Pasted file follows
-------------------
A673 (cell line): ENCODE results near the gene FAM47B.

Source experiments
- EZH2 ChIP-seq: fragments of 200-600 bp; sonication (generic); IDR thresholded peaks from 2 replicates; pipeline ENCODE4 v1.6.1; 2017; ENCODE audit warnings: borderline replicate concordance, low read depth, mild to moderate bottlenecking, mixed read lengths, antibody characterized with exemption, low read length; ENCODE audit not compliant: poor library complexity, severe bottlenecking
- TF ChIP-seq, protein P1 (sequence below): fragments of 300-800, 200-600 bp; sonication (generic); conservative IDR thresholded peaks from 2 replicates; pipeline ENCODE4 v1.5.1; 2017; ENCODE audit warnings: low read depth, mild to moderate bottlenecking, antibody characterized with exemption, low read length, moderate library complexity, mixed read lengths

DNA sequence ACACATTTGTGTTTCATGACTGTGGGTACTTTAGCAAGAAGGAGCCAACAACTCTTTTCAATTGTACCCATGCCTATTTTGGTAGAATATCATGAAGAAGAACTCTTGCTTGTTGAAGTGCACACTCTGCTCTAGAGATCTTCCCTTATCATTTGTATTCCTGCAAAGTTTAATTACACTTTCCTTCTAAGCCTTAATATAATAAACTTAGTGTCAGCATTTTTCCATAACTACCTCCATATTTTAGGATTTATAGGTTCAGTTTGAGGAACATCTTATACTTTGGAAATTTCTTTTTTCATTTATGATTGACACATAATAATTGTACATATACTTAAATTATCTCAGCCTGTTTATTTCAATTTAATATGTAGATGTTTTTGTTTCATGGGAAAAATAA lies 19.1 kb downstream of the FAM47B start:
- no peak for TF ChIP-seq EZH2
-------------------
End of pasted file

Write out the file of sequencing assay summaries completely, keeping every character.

A673 (cell line): ENCODE results near the gene FAM47B.

Source experiments
- EZH2 ChIP-seq: fragments of 200-600 bp; sonication (generic); IDR thresholded peaks from 2 replicates; pipeline ENCODE4 v1.6.1; 2017; ENCODE audit warnings: borderline replicate concordance, low read depth, mild to moderate bottlenecking, mixed read lengths, antibody characterized with exemption, low read length; ENCODE audit not compliant: poor library complexity, severe bottlenecking
- TF ChIP-seq, protein P1 (sequence below): fragments of 300-800, 200-600 bp; sonication (generic); conservative IDR thresholded peaks from 2 replicates; pipeline ENCODE4 v1.5.1; 2017; ENCODE audit warnings: low read depth, mild to moderate bottlenecking, antibody characterized with exemption, low read length, moderate library complexity, mixed read lengths

DNA sequence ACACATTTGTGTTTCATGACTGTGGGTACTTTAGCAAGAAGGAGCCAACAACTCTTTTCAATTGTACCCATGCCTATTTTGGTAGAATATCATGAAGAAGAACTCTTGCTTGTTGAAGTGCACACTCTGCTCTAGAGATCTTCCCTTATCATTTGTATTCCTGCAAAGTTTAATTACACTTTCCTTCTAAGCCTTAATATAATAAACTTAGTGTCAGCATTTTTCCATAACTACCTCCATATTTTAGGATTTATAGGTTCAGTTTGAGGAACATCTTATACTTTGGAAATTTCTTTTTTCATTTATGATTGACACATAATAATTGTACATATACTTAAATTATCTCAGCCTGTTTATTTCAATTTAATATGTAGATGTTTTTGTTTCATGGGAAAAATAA lies 19.1 kb downstream of the FAM47B start:
- no peak for TF ChIP-seq EZH2